Living in: New Zealand
Kiwis are spoiled for choice no matter where they live, but “beach culture has always been a big part of our culture,” said Shane Mason, an Aucklander and video editor. “It’s pretty common to leave town during the summer and spend Christmas and New Year’s at the beach.” From Auckland, popular getaways in the Northland region for all sorts of water sports are Mautauri Bay, the Tututaka Coast, Waiheke and the Great Barrier Islands. The Coromandel Peninsula and Raglan, a surfing town, are hugely popular with North Islanders, as is the wine region of Martinborough and Hawke’s Bay. Christchurch residents and Cantabrians head to the west coast, Akoroa and the thermal pools at Hanmer Springs for their breaks. “Most Kiwis have their own secret spot they can slip away too,” said Mason. “I basically am happy anywhere with a beach and a barbecue.”
Australia, or the “West Island”, as it is cheekily nicknamed, is popular for short, inexpensive shopping and sightseeing trips in Sydney or Melbourne, or even for a rugby match. There are hundreds of thousands of Kiwis living in Australia, so many go over to visit family as well. Flying to any other major cities takes a long time: London is almost a full 24 hours and it is 13 hours to Los Angeles. Even holiday spots in Asia like Bali can take up to 11 or 12 hours.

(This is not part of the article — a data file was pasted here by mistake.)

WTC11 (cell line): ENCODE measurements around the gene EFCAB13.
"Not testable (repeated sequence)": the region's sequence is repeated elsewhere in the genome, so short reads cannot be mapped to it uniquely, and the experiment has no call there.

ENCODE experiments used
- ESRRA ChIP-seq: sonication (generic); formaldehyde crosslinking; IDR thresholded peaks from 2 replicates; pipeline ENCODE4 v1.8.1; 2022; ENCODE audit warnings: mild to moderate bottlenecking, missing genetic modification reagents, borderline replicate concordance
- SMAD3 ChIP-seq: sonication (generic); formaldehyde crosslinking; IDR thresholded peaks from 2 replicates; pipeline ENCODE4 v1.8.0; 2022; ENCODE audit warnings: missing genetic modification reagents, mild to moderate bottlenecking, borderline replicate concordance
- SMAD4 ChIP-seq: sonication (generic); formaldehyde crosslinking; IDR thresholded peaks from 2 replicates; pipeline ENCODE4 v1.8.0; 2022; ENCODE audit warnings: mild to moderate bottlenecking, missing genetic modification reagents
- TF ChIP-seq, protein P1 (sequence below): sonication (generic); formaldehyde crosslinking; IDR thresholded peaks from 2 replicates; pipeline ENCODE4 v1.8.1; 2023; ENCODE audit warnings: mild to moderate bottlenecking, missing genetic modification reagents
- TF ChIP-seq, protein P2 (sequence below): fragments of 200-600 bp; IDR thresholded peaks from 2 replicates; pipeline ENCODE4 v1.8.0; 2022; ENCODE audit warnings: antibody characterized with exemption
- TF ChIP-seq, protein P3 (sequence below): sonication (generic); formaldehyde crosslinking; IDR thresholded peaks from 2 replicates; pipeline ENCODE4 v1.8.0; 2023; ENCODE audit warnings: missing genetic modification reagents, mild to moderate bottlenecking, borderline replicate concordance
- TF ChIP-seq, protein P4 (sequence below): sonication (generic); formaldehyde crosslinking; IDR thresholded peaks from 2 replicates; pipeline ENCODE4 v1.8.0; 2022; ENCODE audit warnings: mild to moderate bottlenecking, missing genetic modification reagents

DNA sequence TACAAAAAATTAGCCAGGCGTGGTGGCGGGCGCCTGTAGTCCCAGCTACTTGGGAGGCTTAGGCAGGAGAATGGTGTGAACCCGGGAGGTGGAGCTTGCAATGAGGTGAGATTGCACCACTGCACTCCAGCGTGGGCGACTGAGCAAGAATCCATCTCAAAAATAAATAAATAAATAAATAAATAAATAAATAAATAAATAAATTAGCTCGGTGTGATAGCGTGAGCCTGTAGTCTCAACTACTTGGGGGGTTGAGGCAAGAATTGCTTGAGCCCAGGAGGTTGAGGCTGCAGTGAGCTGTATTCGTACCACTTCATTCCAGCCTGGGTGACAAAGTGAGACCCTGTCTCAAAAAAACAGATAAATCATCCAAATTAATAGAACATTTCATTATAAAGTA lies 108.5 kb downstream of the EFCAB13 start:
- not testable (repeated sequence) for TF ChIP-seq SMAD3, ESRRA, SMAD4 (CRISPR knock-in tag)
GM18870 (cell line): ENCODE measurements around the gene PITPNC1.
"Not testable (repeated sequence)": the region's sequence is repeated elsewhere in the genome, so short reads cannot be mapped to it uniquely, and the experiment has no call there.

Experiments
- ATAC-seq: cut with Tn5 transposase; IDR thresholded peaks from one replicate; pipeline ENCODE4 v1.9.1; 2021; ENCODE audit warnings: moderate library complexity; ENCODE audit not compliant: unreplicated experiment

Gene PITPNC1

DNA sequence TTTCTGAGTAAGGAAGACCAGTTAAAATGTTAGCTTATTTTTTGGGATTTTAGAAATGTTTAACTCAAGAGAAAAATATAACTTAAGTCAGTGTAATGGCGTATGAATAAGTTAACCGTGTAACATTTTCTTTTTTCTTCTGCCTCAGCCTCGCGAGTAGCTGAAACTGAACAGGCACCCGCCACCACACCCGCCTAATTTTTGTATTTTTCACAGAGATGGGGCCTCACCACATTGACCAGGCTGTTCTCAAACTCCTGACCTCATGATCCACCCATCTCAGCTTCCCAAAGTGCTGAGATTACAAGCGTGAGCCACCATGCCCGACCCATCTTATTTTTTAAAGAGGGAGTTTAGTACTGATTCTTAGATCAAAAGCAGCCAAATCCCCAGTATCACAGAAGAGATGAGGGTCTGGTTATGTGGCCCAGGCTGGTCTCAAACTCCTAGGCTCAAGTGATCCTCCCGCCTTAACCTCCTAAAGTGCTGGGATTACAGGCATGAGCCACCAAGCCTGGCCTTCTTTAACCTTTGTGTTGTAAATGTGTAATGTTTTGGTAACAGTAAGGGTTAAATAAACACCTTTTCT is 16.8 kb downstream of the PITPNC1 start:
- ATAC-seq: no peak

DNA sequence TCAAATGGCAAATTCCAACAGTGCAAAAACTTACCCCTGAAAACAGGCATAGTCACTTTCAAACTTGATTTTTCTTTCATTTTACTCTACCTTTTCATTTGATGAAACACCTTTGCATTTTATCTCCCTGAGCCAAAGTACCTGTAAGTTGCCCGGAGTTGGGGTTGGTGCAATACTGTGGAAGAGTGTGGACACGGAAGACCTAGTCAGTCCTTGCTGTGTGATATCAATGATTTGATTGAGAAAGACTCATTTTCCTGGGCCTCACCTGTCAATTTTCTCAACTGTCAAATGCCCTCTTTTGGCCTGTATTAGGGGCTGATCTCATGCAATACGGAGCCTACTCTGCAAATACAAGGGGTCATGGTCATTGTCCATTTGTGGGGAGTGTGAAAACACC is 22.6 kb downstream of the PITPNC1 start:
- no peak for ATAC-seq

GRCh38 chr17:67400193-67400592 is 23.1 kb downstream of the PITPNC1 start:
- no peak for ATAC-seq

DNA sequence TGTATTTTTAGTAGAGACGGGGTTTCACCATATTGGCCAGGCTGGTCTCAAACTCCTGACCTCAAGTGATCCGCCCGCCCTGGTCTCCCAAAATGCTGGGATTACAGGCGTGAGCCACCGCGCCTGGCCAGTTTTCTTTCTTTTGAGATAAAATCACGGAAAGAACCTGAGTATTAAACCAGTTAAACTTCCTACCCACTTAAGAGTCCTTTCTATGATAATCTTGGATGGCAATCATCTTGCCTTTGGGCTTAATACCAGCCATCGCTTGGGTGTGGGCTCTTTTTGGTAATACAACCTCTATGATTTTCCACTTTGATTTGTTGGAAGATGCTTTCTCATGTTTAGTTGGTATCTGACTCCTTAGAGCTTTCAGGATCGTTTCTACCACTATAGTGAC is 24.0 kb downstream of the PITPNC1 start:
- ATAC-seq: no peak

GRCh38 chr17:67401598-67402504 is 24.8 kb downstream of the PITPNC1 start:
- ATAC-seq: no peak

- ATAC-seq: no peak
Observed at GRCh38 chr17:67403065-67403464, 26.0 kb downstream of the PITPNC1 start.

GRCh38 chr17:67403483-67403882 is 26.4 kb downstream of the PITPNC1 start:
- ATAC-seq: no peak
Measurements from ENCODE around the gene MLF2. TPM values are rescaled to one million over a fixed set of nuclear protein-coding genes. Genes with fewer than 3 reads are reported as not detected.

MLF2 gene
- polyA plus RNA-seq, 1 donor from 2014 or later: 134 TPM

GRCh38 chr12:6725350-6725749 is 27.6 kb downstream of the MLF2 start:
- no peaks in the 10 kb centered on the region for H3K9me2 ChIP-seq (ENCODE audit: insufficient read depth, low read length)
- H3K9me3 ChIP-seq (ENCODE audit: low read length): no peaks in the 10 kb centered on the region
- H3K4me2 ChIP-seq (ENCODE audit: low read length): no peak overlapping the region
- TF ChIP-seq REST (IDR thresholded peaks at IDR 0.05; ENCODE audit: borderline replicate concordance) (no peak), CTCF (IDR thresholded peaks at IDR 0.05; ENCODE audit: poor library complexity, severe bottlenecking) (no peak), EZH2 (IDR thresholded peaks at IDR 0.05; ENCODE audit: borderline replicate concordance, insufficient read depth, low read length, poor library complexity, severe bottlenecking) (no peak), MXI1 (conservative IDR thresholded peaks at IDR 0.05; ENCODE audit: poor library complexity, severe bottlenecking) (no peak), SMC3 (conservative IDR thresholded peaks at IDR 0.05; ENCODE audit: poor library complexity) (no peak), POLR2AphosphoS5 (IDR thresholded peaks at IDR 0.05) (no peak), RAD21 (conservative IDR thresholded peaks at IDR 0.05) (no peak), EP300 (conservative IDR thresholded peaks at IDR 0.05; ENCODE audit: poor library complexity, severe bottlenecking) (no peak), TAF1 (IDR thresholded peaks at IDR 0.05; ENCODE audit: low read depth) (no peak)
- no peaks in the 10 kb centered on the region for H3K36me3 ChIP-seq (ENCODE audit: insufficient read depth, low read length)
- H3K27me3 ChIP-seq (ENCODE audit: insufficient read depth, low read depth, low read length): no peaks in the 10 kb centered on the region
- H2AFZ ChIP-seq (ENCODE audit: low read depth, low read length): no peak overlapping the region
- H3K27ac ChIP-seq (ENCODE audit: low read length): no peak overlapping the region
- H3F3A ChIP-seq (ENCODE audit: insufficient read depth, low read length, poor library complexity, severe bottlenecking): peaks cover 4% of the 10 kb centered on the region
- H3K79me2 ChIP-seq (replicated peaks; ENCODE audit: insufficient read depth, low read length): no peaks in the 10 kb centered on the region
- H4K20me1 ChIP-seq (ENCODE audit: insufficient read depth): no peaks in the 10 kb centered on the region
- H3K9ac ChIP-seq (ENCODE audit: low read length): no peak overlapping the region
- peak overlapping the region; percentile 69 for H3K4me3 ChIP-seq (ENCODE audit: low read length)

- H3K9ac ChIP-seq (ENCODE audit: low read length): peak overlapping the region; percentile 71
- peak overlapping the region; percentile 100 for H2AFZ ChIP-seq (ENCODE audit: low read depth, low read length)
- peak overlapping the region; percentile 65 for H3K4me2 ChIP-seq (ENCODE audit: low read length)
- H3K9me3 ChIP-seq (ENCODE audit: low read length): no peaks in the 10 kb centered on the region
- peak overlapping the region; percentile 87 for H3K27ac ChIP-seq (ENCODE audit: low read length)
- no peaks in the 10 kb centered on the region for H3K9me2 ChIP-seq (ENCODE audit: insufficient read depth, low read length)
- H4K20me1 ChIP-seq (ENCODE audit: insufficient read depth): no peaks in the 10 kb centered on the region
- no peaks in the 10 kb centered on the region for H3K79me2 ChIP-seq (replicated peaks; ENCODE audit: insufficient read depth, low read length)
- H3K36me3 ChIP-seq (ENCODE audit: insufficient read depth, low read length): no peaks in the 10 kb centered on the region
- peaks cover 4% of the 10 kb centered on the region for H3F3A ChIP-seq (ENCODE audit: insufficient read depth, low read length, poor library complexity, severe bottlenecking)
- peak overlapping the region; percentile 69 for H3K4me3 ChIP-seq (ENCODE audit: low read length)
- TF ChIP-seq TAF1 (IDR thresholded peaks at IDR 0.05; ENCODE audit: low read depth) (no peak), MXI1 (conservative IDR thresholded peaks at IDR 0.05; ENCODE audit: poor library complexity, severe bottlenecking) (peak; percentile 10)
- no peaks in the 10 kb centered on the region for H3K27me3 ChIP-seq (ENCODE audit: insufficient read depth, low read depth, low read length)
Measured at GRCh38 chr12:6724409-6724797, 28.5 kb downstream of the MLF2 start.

Renting can be difficult in New Zealand, as most people buy, so ex-pats may only rent for a short time before buying a property. But be warned, rents are expensive, as high as NZ$500 to 600 a week for a two-bedroom flat in the city.
House sales are recovering, but have not reached the boom levels of 2007. At the same time, all regions have had an increase in the number of properties sold. Auckland sale prices reached a new high last month: the median price of a house there is NZ$490,000. “Prices have continued to firm, particularly across Auckland,” said Smith. “The Official Cash Rate (interest rate) will remain at 2.5% until March 2012, giving confidence to home buyers and investors and keep the second- and third-home buyer market active.”
Sales in Hamilton remain flat, with an average sale price of NZ$315,000, and Wellington prices are rising, with an average sale price of NZ$392,000. The earthquake in Christchurch lowered sales and prices in 2011.
“New Zealand is a good place to visit but a great place to live,” said Mason, who currently lives in Berlin. “I’ve discovered there is no place like home.”